ESSENTIAL PRACTICES IN FAMILY EPS

EPS7537 Essential Practices in Family Entrepreneurship 3 credit graduate elective This course is for MBA students who are already part of a family business. The purpose of the course understand the drivers of entrepreneurship within the family business context. While entrepreneurship is evident across many different business forms, research has demonstrated that there are significant differences in how entrepreneurship is enacted within family businesses. Students will be exposed the most recent thinking and research about how they can be more entrepreneurial within their own family businesses. Because all students in the class will be part of a family business, students will also be exposed to multiple viewpoints and examples of how different family businesses address these issues.

FAMILY BUSINESS TO NEXT STAGE OF GROWTH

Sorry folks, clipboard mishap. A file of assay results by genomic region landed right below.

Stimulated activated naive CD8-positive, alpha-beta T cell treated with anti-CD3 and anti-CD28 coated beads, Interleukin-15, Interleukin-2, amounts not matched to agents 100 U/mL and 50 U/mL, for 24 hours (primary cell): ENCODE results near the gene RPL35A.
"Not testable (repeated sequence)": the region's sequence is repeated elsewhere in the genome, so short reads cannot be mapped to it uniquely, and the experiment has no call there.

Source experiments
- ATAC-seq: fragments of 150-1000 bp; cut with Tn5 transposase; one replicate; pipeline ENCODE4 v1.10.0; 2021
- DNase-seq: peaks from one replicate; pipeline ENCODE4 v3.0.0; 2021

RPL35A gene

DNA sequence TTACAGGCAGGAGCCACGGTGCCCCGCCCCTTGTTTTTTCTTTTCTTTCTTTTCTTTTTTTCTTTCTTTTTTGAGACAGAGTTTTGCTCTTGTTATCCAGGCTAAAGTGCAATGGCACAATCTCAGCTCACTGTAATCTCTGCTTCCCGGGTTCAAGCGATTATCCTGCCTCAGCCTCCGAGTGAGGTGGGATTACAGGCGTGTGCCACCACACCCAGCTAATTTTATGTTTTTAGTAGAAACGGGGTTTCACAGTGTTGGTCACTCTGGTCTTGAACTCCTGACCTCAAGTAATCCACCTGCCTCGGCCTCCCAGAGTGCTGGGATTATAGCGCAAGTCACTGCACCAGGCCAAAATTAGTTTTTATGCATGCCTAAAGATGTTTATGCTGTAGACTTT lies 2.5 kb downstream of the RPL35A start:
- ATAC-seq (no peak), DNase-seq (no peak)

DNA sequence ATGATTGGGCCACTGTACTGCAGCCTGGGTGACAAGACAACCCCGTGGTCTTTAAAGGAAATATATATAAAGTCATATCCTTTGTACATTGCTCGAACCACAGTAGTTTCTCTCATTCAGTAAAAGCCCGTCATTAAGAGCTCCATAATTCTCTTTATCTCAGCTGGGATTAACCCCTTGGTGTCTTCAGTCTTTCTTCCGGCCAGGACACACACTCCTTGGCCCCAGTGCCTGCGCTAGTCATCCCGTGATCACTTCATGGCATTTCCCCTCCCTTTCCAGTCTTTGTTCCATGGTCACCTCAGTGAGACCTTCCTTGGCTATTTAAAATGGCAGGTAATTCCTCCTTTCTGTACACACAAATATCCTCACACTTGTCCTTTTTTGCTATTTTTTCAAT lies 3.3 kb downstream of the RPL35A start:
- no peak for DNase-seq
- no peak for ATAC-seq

*BECAUSE OF PRE-WORK, THIS SECTION IS CLOSED AS OF 4:30PM ON FRIDAY, MARCH 14thTH. STUDENTS CAN NO LONGER ADD INTO THIS SECTION.* EPS9553: FAMILY BUSINESS TO THE NEXT STAGE OF GROWTH MEETING DATES AND TIMES: Friday, March 28 (8:30-6:00) Saturday, March 29 (9:00-5:00) ADD DEADLINE: Friday, March 14 (4:30 pm EST) DROP DEADLINE: Friday, March 28 (11:59 pm EST) *THERE IS PRE-WORK FOR THIS COURSE* REGISTRATION: Please register for this course through online registration. If a space becomes available in the course after the regular Spring 2014 add/drop deadline (Tuesday, January 28) but before the course specific add deadline, students must email registrar@babson.edu from their Babson email account to register for it. These emails will be processed on a first-come-first-served basis. Emails will not be retained for future consideration. Students can drop this course before the end of the day of the first class meeting. Please drop this course through online registration. If online registration is closed, students must email registrar@babson.edu from their Babson email account before the drop deadline to drop the course. CAPACITY: 20 TIME CONFLICTS: Students are responsible to check the meeting dates and times for all courses, including intensive electives, to ensure there are no time conflicts. If a student registers for intensive electives that have conflicting dates and times, the Registrar’s Office will drop one of these courses. INTENSIVE ELECTIVES POLICY: The maximum number of intensive electives a student may take while at Babson is four (4). It is the student’s responsibility to adhere to this policy. If the student exceeds this limit, the Registrar’s Office will drop the student from an intensive elective. COURSE DESCRIPTION: Growth is the necessary condition for a trans-generational enterprising family. This course will explore the challenges and complexity of growth in the generational context of the family. The inflection point question, "How do we take the family business to the next stage of growth?" requires that families discover the "power of f" in wealth creation. The question of growth raises additional questions for reflection and conversation: o Do you have a compelling multi-generational vision for growth? o What is the difference between an enterprising family and traditional family business? o What are the constraints to growth in your family business? o How does the family context create a unique "entrepreneurship to the power of f"? o What is your "power of f" familiness advance performance model? o How does your governance support or constrain growth? o How do your planning capabilities support growth? o How do you align the family risk profile for growth? o What do you do if family shareholders don't want to grow (but don't know it)? o How do you establish an ownership strategic options continuum to support growth? The Inflection Point Question Course is a Friday/Saturday "family retreat" format that provides personalized coaching to participants based upon their individual family cases - family members are welcome to join students. The Goal is to stimulate deeper personal and professional Reflection…facilitate peer collegial Conversation…set participants up for Collaborative decision making in the family…and lead to an action plan for Execution by the students on their goals.